I covered the Meiji Restoration extensively in my post about kimonos and other Japanese clothing, but essentially, the Meiji Restoration marks the end of the military control in Japan as the imperial forces came into reign. Thus, the era between the years 1868 and 1912 came to be known simply as the Meiji Era.
During this period and in the following years, up until the postwar period, Japan had quite the advancements in technology, especially in fields related to manufacturing and processing textile.
What’s more, it was also in this period when dry-cell batteries were invented in Japan, which didn’t take long to take off, as the groundbreaking invention quickly started to be exported to other countries.
Another groundbreaking invention at the time, the world’s first wireless telephone, was also invented in Japan during this era.
This wasn’t a coincidence, as advancements in telecommunication were quite the thing in Japan at the time, with new types of antennas, cables, and tubes for TV production also being invented by Japanese inventors a couple of decades later.
While these are some of the most notable, other advancements made in this period also include the invention of switching circuits, which revolutionized the digital circuits used in electronics today. Then, there was the invention of magnetic resistance steel, which opened up new possibilities in manufacturing.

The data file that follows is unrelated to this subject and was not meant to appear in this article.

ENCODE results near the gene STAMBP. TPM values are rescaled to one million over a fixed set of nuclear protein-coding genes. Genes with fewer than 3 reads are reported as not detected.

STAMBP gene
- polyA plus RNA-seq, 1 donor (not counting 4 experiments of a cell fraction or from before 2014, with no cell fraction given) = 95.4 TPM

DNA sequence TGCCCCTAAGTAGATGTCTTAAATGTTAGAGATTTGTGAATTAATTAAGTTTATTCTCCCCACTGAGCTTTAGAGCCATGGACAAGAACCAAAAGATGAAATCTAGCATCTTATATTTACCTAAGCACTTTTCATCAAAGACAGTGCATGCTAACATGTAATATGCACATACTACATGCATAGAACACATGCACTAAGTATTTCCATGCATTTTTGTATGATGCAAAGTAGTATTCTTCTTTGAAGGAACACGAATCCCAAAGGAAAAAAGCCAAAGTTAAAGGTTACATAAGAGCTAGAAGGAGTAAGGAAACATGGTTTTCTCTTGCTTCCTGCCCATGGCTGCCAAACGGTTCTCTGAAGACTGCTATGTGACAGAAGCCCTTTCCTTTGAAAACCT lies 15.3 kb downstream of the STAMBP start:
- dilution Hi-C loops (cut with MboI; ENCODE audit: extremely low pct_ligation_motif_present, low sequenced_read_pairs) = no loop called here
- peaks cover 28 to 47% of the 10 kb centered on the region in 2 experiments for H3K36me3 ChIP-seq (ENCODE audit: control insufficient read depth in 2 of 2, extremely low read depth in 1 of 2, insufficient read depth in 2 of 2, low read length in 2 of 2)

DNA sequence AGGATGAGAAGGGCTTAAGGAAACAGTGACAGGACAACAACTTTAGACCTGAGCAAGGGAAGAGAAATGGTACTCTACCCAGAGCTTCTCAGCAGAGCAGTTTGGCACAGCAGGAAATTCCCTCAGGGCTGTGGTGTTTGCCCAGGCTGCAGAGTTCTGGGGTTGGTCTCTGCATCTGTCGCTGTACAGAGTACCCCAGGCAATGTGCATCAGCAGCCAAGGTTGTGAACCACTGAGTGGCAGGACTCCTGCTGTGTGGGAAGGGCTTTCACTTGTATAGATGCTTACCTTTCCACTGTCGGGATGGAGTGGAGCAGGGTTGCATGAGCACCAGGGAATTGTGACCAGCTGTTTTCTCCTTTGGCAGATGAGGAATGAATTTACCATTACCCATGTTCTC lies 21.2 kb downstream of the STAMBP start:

In the same vein, Japan also took some big steps in military technology by developing the first purpose-built aircraft carrier, as well as landing ships and diesel-powered tanks, which were notable accomplishments that went straight into history books.
Technological Advancements in Postwar Japan
In its postwar period, Japan’s advancements in technology continued to evolve. Especially with the help of innovative military technologies the country had developed prior, Japan was riding the wave of innovation to its full extent, slowly entering a “golden age” after the 60s.
In this period — up until today — Japan has been a home for some of the best inventions of the last century, along with technologies that were the building blocks of today’s digital world, thus managing to carry over to the present day.
Perhaps some of the most notable of these advancements were made in the form of batteries and transistors. Even though Japanese scientists have also attempted to make advancements in digital circuitry, the country had its big-time success working on transistors, as they invented efficient ways to process and manufacture them.